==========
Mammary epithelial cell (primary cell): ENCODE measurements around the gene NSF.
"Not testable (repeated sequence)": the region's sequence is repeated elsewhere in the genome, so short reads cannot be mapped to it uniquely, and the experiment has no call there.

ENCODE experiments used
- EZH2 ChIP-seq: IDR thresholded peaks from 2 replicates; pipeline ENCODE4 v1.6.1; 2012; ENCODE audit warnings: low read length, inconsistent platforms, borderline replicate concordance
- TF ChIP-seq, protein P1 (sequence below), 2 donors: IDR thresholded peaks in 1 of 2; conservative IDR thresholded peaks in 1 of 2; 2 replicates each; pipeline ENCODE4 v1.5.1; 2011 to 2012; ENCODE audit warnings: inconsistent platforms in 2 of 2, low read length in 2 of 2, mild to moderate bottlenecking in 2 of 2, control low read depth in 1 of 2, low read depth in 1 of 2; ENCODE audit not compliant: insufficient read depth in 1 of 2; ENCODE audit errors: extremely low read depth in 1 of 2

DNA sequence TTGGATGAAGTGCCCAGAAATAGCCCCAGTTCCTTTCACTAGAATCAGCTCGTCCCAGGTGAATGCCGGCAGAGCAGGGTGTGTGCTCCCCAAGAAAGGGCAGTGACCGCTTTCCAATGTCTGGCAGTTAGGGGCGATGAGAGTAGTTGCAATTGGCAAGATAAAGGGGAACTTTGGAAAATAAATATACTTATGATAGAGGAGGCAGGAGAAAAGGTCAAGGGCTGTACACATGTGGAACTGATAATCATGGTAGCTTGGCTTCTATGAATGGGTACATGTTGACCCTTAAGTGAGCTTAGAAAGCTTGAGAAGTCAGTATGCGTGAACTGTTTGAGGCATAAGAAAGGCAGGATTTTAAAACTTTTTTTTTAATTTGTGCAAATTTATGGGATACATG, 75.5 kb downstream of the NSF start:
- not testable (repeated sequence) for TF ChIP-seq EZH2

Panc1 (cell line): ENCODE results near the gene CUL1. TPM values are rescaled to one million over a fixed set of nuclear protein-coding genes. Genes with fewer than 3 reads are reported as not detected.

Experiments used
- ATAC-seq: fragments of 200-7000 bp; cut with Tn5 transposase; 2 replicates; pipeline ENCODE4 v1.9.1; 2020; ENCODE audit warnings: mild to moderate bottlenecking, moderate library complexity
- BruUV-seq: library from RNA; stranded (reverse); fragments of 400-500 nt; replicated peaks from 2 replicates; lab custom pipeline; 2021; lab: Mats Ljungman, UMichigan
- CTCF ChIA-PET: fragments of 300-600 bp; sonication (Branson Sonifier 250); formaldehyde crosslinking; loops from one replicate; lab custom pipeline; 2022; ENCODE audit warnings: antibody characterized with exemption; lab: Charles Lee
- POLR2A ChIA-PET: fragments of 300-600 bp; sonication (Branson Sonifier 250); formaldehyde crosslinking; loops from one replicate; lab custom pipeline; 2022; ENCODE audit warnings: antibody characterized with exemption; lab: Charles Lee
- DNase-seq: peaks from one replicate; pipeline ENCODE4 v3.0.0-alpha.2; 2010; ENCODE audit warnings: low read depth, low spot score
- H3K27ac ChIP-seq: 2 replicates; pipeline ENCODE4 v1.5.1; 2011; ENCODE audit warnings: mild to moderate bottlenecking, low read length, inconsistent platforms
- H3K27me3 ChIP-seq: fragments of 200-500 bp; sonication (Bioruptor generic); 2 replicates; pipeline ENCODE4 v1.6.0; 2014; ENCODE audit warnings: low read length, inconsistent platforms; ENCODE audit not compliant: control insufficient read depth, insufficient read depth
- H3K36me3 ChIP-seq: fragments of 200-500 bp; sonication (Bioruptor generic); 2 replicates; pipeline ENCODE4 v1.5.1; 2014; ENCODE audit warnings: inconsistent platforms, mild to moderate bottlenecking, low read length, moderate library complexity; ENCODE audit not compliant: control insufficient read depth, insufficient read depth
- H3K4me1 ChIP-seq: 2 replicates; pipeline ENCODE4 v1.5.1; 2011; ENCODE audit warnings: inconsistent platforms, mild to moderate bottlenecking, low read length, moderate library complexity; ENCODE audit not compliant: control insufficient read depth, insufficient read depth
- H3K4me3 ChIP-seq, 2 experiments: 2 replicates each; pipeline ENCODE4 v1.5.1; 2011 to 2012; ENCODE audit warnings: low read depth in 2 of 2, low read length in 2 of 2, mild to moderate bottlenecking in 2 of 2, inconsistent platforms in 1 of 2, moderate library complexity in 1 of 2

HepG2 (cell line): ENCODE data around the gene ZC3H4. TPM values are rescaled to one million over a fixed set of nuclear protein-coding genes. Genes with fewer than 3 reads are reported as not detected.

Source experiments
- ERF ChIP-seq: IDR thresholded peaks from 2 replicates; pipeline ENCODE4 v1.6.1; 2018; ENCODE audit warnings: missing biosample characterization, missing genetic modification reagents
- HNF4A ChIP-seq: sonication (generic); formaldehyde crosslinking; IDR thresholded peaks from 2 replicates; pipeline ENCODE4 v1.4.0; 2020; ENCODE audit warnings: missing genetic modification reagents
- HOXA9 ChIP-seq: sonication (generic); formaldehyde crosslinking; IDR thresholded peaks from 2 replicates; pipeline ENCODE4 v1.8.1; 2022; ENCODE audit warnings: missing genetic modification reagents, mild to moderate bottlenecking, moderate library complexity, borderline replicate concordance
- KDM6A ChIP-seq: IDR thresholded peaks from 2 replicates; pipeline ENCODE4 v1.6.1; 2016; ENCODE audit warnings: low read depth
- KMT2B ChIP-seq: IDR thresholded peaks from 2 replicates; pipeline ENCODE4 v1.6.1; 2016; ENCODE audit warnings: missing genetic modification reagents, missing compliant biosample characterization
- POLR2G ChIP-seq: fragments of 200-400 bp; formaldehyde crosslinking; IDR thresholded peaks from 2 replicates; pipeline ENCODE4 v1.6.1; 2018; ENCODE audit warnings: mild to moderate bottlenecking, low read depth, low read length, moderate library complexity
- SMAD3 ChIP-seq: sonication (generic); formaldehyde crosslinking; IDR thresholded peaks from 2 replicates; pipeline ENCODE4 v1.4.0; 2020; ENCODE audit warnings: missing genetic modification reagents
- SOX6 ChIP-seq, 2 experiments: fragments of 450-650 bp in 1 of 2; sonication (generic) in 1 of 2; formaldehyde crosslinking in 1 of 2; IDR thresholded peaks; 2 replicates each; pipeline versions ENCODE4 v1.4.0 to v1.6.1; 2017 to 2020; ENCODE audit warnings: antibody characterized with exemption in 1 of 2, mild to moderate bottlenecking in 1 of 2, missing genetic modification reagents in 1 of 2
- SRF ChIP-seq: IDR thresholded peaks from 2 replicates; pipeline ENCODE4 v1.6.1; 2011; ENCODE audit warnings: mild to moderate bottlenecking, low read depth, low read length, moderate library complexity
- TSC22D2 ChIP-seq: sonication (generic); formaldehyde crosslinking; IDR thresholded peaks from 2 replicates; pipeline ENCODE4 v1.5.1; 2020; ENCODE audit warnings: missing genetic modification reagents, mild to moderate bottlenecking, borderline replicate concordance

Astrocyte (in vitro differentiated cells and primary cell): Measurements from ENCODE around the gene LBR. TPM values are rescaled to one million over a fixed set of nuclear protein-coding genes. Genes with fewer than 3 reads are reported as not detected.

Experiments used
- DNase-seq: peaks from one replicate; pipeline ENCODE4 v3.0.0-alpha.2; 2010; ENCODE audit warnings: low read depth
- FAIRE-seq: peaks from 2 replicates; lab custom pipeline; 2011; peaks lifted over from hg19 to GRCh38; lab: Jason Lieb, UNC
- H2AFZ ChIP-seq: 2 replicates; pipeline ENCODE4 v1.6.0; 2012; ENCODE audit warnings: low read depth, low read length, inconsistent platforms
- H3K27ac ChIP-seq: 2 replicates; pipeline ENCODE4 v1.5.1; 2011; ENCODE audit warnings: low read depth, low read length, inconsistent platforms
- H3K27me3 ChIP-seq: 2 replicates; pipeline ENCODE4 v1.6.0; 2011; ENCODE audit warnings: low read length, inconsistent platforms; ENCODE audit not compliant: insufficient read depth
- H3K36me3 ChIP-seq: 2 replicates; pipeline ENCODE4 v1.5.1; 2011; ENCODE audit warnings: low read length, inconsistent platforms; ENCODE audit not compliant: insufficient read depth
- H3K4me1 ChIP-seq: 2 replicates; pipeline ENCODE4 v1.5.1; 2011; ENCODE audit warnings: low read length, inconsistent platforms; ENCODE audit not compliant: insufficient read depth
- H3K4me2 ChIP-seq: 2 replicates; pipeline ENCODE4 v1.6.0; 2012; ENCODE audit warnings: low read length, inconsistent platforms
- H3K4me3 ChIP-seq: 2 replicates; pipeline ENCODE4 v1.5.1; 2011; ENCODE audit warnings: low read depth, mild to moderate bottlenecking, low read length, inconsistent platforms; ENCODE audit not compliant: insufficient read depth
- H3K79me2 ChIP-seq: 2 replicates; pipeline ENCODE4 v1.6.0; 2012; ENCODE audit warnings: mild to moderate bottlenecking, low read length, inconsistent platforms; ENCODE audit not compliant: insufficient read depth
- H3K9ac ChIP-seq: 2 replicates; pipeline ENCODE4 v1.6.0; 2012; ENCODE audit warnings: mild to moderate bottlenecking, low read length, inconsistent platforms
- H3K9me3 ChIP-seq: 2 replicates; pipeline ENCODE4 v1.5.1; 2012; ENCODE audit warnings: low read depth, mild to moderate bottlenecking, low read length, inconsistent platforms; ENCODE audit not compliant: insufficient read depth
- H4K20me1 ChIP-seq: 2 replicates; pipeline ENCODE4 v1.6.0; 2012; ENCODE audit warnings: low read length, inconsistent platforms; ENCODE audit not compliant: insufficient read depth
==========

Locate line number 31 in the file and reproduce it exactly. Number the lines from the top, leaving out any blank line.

- TSC22D2 ChIP-seq: sonication (generic); formaldehyde crosslinking; IDR thresholded peaks from 2 replicates; pipeline ENCODE4 v1.5.1; 2020; ENCODE audit warnings: missing genetic modification reagents, mild to moderate bottlenecking, borderline replicate concordance